When to appeal a rejection

26 08 2017

BegA modified excerpt from my upcoming book for you to contemplate after your next rejection letter.

This is a delicate subject that requires some reflection. Early in my career, I believed the appeal process to be a waste of time. Having made one or two of them to no avail, and then having been on the receiving end of many appeals as a journal editor myself, I thought that it would be a rare occasion indeed when an appeal actually led to a reversal of the final decision.

It turns out that I was very wrong, but not in terms of simple functional probability that you might be thinking. Ironically, the harder it is to get a paper published in a journal, the higher the likelihood that an appeal following rejection will lead to a favourable outcome for the submitting authors. Let me explain. Read the rest of this entry »

Credit for reviewing & editing — it’s about bloody time

15 03 2017

clapping-hands-300x225As have many other scientists, I’ve whinged before about the exploitative nature of scientific publishing. What other industry obtains its primary material for free (submitted articles), has its construction and quality control done for free (reviewing & editing), and then sells its final products for immense profit back to the very people who started the process? It’s a fantastic recipe for making oodles of cash; had I been financially cleverer and more ethically bereft in my youth, I would have bought shares in publicly listed publishing companies.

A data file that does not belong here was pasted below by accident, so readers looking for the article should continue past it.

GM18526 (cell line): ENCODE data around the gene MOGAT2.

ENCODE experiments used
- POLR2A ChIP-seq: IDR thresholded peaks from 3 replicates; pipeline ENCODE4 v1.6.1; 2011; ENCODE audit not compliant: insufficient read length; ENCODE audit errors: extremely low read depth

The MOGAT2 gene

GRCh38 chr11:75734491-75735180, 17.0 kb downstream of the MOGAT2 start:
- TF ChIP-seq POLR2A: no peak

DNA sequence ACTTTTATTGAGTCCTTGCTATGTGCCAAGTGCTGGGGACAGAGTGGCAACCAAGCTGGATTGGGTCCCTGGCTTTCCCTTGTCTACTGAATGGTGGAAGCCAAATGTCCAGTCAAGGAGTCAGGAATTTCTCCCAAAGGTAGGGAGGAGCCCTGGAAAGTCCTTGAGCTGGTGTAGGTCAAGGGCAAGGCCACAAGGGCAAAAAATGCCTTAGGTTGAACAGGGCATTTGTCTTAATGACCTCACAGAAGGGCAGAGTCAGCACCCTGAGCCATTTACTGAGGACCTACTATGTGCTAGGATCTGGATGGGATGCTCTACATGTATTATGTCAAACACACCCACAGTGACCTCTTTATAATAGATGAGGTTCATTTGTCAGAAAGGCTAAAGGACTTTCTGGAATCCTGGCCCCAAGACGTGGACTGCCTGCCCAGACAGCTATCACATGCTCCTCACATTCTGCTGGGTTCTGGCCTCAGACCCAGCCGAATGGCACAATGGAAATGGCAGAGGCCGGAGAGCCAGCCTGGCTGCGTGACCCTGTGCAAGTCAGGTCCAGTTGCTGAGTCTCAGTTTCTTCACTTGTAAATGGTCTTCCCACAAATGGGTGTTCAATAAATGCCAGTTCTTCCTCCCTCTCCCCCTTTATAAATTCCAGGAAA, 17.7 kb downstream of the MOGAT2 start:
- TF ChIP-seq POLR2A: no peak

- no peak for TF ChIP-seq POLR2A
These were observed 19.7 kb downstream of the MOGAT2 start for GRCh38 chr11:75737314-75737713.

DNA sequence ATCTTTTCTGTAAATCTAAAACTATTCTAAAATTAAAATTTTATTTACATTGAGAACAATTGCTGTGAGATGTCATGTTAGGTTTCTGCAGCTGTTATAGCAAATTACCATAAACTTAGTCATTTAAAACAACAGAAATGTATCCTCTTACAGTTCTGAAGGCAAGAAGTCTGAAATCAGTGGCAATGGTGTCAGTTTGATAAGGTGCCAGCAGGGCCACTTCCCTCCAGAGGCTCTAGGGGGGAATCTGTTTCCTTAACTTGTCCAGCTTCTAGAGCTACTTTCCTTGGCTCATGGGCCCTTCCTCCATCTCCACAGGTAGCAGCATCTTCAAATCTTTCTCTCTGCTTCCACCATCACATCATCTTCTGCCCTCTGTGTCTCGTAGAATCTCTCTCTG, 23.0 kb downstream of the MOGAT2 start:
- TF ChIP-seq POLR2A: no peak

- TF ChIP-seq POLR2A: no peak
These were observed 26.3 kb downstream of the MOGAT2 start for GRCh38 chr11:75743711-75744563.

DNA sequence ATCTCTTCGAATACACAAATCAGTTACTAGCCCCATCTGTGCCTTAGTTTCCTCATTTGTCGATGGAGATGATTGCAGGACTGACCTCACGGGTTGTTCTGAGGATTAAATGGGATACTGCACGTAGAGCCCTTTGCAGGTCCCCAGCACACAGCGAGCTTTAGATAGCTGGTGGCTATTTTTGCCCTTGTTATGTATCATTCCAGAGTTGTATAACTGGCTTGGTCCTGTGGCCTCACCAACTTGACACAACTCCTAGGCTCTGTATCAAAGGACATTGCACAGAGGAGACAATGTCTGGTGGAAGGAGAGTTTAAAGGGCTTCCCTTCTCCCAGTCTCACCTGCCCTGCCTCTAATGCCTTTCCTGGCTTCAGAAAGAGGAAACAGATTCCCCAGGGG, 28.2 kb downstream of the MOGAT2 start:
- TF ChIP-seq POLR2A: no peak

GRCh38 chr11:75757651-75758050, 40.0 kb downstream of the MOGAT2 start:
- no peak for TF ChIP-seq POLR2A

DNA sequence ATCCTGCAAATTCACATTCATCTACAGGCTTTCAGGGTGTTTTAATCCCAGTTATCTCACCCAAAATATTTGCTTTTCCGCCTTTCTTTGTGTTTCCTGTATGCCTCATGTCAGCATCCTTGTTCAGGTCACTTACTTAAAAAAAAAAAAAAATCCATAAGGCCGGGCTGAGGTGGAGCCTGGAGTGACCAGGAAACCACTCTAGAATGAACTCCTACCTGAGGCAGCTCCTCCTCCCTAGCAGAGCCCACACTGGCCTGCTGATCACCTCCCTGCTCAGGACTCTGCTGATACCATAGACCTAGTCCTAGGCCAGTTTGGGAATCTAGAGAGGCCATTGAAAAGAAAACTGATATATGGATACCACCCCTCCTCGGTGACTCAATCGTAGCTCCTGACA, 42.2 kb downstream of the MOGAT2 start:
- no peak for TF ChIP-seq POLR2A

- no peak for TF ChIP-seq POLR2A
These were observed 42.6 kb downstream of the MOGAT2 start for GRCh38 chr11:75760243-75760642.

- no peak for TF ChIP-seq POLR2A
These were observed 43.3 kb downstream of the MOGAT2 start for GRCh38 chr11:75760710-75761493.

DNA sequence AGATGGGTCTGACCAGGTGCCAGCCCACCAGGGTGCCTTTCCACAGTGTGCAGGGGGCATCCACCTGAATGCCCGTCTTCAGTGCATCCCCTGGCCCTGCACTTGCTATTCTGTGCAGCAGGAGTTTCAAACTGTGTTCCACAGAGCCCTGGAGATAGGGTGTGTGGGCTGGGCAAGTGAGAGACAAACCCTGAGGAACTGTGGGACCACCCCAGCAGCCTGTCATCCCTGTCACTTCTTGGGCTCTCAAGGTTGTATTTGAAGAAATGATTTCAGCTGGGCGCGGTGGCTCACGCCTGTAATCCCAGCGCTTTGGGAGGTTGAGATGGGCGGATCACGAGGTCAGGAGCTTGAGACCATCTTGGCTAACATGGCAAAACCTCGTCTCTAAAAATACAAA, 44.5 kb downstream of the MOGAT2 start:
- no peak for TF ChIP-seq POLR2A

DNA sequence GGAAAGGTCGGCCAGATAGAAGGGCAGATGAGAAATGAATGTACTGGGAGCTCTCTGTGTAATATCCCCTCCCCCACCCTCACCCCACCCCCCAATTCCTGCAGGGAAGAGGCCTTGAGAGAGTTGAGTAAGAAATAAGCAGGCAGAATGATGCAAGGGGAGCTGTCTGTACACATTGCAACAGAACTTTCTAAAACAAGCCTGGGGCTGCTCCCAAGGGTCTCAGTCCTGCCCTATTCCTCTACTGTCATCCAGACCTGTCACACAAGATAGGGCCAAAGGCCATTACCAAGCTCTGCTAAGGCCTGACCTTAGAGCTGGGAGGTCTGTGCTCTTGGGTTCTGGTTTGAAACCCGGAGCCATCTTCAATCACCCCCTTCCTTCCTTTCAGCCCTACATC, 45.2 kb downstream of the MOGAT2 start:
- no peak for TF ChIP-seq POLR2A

How much time do we spend reviewing and editing each other’s manuscripts? Some have tried to work out these figures and prescribe ideal writing-to-reviewing/editing ratios, but it suffices to say that we spend a mind-bending amount of our time doing these tasks. While we might never reap the financial rewards of reviewing, we can now at least get some nominal credit for the effort.

While it has been around for nearly five years now, the company Publons1 has only recently come to my attention. At first I wondered about the company’s modus operandi, but after discovering that academics can use their services completely free of charge, and that the company funds itself by “… partnering with publishers” (at least someone is getting something out of them), I believe it’s as about as legitimate and above-board as it gets.

So what does Publons do? They basically list the journals for which you have reviewed and/or edited. Whoah! (I can almost hear you say). How do I protect my anonymity? Read the rest of this entry »